I planted my feet in the mulch at the bottom of the telephone pole, tightened my helmet for the tenth time and firmly set my hands on my harnessed hips. I expelled my breath slowly and leaned my head all the way back. Thirty-five feet is a long way to climb straight up, especially when all you have to get you to the top are some rungs that look like human-sized staples and your own strength. I took another deep breath and watched two co-workers Andy and Ben play around at the top like monkeys. It was August and I was part of a group of ten professionals at a high ropes course for a team building experience. Though it looked fun, I was uncertain because I didn’t know if I would make it to the top. I hadn’t exercised regularly in months. I spent the summer working as a hospital chaplain, which requires strength and endurance, but a very different sort. Would my meager physical resources be enough to heft me to the top?
There is little use puzzling or worrying over a challenge before you begin – generally challenges are only fully understood and met when engaged. So I took a few more deep breaths, gave myself a final pep talk, and began my climb. It was a steady ascent for the first twenty feet. The staples were just far enough apart that I had to use both my upper and lower body strength to climb each rung. Half way up the pole I took a little breather and smiled down at my co-workers and friends. I was encouraged. Even though my heart was pumping fast, my hands felt a little raw, and my feet ached against the metal ledges that supported me, I was impressed that I made it this far with relative ease. With my friends calling their support, I looked up again and resumed my climb. Only fifteen feet to go.
The farther I climbed, the more challenging the climb became. My heart’s pumping turned into pounding. My hands felt swollen and clumsy and became so sweaty they couldn’t securely grip the staples. The balls of my feet screamed against the weight of my body. But I kept going. After twelve more feet, I had to rest again. By now my face was bright red and my breathing labored. The platform mocked me even though it was closer than ever. The calls from my coworkers on the ground had changed from “wow” and “great job” to “you’re almost there” and “keep going!” My optimism faded to sheer focus and determination. Only a few more feet. “I can do this,” I told myself.
I reached up with my right hand, strained with my legs and made it to the next rung. That one step took more effort than the first twenty. Gritting my teeth, I reached up again, pulled and pushed, and this time let out a yell. I made it to the next rung with my heart slamming against my sternum. I started to feel nauseous. My mouth was dry, my vision blurry. I heard nothing but my own grunts and the blood that pumped passed my ears. My muscles started to quiver as I strained and screamed my way to the next rung. I was just below the metal platform. Ben’s hand was stretched toward me, just beyond my reach. I wanted to get to the top, to complete the challenge, but my shaking legs couldn’t hold me up anymore and my arms were wrapped around the pole in a death grip. My friends on the ground kept yelling that I only had a few feet to go. They all believed I could make it; I knew I couldn’t. I had reached the limits of my strength. Between gasped breaths, I yelled to the instructor that I was coming down. I peeled my arms and legs from around the pole and slowly walked down its length to collapse on the ground.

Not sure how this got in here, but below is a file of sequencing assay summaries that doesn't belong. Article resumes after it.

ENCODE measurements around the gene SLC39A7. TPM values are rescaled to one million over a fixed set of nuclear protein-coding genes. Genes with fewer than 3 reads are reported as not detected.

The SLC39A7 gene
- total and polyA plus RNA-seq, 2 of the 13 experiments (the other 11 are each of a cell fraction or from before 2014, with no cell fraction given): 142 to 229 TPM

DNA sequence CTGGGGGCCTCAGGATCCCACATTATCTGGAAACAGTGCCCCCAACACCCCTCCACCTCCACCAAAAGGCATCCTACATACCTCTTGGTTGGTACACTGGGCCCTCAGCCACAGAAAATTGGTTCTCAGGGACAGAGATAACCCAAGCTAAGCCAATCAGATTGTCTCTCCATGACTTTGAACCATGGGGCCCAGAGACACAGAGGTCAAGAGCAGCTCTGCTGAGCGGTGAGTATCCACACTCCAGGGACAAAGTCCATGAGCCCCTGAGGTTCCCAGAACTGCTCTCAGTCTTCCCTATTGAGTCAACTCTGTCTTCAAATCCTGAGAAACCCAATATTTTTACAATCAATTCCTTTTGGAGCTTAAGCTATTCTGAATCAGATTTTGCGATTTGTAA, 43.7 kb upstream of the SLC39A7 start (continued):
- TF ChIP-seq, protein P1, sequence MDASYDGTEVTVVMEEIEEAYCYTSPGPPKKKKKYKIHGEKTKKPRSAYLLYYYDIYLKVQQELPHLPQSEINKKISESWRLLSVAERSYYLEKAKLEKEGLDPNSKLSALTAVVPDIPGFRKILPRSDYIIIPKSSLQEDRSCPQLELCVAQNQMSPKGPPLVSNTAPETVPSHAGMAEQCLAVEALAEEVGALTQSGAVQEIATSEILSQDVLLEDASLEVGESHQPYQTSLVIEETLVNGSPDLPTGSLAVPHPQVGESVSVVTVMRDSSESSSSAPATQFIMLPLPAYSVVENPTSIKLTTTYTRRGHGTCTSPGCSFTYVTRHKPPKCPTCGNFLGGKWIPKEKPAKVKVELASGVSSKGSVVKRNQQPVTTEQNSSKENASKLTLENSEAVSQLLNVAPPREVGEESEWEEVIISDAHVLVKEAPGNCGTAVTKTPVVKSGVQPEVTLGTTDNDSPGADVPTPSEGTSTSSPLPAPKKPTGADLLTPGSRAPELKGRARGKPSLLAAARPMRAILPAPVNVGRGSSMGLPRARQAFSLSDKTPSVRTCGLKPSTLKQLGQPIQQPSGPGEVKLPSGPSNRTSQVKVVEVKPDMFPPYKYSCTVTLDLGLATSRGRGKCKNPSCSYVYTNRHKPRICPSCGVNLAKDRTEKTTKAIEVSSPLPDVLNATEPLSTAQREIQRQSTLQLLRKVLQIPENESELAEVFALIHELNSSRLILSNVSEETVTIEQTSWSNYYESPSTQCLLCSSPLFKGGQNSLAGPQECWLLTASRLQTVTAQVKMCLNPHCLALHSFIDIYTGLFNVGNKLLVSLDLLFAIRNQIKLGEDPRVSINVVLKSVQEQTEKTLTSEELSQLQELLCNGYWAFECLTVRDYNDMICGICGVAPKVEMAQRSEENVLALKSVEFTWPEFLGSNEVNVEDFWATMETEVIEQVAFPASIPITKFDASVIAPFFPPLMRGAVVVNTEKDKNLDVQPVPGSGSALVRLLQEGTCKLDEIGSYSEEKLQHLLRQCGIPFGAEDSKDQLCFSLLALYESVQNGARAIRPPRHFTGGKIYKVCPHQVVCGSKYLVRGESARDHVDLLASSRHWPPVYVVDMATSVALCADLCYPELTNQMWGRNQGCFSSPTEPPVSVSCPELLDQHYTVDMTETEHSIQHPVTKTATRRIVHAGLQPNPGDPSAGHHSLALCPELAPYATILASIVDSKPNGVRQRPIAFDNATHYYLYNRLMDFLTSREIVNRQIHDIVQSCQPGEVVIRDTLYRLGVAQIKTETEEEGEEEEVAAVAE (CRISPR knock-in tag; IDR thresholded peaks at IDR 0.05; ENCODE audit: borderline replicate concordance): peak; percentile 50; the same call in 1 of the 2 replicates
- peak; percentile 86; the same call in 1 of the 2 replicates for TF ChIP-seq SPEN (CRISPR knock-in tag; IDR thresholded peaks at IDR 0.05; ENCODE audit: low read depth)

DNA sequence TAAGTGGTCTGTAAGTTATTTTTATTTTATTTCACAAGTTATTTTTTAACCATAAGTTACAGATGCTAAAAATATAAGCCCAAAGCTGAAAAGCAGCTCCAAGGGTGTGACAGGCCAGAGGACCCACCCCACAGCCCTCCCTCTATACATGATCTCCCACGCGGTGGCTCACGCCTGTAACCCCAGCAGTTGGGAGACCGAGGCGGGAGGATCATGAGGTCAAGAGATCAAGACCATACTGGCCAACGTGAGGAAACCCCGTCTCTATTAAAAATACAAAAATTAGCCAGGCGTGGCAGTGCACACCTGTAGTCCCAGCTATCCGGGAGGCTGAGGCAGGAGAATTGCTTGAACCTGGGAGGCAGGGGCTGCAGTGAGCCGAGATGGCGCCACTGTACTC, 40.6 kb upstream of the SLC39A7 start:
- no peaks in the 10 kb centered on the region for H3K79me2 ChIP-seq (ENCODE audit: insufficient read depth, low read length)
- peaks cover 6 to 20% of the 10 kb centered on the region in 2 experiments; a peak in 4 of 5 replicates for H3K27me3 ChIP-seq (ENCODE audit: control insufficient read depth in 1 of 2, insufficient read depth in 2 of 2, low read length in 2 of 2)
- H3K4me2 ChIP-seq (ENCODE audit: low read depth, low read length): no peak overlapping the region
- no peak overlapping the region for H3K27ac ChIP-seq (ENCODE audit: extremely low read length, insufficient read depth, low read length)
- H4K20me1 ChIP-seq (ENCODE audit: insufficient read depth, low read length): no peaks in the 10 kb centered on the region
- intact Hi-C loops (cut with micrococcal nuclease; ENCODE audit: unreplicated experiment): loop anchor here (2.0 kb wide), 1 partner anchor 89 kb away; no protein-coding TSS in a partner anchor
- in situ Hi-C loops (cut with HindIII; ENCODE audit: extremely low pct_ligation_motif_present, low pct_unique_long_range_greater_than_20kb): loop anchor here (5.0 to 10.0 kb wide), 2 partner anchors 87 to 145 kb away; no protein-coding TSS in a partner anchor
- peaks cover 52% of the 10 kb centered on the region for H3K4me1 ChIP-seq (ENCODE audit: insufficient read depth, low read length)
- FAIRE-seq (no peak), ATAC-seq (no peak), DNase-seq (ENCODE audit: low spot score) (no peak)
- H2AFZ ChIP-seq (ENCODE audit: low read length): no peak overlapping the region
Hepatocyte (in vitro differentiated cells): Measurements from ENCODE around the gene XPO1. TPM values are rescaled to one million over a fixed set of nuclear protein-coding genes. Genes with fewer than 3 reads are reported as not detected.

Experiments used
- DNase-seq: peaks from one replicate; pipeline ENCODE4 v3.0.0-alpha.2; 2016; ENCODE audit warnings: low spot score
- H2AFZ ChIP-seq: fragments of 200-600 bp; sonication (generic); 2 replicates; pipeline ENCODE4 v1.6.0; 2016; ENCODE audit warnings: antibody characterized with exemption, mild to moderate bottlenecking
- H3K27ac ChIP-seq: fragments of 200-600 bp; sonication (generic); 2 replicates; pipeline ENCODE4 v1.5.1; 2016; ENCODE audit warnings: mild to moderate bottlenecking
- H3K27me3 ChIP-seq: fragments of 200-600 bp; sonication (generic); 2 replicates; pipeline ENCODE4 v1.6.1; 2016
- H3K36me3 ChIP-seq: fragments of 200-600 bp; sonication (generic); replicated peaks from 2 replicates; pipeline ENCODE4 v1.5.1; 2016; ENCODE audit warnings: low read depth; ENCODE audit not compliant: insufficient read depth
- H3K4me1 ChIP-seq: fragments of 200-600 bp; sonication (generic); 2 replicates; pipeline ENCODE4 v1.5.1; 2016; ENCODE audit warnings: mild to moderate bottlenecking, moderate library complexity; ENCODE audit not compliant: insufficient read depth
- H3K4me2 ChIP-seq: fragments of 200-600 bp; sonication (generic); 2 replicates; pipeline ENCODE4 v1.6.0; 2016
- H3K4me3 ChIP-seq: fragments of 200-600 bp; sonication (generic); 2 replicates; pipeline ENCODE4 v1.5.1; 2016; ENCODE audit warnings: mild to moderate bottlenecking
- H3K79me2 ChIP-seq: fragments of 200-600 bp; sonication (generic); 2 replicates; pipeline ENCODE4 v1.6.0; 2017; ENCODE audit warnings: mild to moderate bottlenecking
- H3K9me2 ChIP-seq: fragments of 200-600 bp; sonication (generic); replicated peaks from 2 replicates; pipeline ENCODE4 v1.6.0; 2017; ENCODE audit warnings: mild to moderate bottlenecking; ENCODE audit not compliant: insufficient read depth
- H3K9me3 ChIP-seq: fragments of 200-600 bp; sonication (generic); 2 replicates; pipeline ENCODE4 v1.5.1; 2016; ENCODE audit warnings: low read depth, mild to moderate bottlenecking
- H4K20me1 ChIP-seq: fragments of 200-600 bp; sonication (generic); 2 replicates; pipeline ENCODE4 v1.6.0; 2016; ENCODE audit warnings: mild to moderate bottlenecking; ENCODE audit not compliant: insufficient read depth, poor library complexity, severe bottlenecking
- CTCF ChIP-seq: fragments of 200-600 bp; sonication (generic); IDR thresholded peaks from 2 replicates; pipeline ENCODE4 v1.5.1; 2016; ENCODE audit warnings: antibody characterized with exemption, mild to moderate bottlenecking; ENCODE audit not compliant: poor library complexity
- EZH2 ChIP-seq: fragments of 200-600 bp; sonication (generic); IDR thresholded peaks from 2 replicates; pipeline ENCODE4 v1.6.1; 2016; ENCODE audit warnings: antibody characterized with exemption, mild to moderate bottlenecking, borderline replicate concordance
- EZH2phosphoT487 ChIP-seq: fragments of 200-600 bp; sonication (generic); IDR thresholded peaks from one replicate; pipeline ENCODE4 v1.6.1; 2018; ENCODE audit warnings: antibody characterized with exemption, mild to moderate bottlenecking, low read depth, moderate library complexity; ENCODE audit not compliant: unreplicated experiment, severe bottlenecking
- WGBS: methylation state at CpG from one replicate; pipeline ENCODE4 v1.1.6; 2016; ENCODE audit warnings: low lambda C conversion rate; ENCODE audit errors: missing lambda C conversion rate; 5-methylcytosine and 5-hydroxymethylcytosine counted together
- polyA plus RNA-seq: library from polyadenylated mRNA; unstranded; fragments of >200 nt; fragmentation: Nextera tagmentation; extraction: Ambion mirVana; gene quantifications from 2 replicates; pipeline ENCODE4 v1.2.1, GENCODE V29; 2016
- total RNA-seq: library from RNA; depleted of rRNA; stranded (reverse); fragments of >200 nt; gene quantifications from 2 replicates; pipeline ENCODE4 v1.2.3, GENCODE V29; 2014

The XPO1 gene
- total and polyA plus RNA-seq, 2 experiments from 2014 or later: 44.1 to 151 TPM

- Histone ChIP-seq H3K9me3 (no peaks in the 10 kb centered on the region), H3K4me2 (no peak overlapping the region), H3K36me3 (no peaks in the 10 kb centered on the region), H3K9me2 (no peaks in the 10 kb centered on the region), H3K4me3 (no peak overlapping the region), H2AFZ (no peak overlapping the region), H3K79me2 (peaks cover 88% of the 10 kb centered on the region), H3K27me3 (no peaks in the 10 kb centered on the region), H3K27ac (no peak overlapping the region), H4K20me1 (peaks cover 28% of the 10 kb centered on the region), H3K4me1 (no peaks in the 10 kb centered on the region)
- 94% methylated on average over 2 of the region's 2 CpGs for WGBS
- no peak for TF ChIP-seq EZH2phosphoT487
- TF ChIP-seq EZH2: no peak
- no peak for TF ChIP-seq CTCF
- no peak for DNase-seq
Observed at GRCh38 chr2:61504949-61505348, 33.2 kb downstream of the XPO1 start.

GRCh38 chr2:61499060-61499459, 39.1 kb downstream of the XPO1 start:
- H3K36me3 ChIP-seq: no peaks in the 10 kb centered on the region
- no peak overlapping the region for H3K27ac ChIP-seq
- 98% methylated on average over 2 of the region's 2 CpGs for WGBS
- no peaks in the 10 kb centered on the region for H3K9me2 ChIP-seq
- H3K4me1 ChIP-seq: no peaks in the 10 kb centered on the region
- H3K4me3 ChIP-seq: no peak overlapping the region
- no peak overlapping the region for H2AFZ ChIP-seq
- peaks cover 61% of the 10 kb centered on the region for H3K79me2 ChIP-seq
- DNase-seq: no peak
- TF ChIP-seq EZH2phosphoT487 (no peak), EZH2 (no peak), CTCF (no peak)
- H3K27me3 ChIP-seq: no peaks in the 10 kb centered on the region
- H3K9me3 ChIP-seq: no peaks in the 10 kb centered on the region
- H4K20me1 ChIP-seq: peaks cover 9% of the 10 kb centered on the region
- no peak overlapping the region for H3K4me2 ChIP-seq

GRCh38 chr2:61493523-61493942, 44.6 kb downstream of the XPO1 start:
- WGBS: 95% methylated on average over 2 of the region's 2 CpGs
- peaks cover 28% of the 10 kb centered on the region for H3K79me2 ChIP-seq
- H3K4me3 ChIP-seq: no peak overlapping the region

I lay there with my eyes closed and limbs stretched wide, feeling spasms work their way through each muscle group. Friends leaned over me, offering to help me up. I assured them that I was okay, but that I couldn’t move yet. I had to focus on breathing and recovering. The mulch was my gurney for a good five minutes. I slowly sat up and pulled myself into a nearby chair where I watched as seven other people climbed the pole and reached the platform. I felt shaky and worn and completely satisfied.
The temptation was to believe that I failed. Somehow our culture or something else ungodly has convinced us that only perfection or completion are acceptable and worthy of praise. Perfection and completion are weighty absolutes and if we live only by these standards most of us are doomed to feelings of failure and inadequacy. If we push ourselves too hard to win or succeed or be perfect, we risk wounding ourselves in ways that we may not recover from. I could have looked up at that pole and told myself that I failed, that I was weak, a quitter and been ashamed for giving up. I could have continued to push myself physically just to prove something I didn’t need to prove and hurt myself. All this would have been a waste of time.
In loving myself, I focus on the success of every one of the thirty-four feet that I conquered. I believe in the wisdom of recognizing limitations – I am healthy today because I listened to mine and stepped down. I remember my high ropes adventure with satisfaction because whether I view the thirty-four feet from the top or the bottom, it is the same, great distance.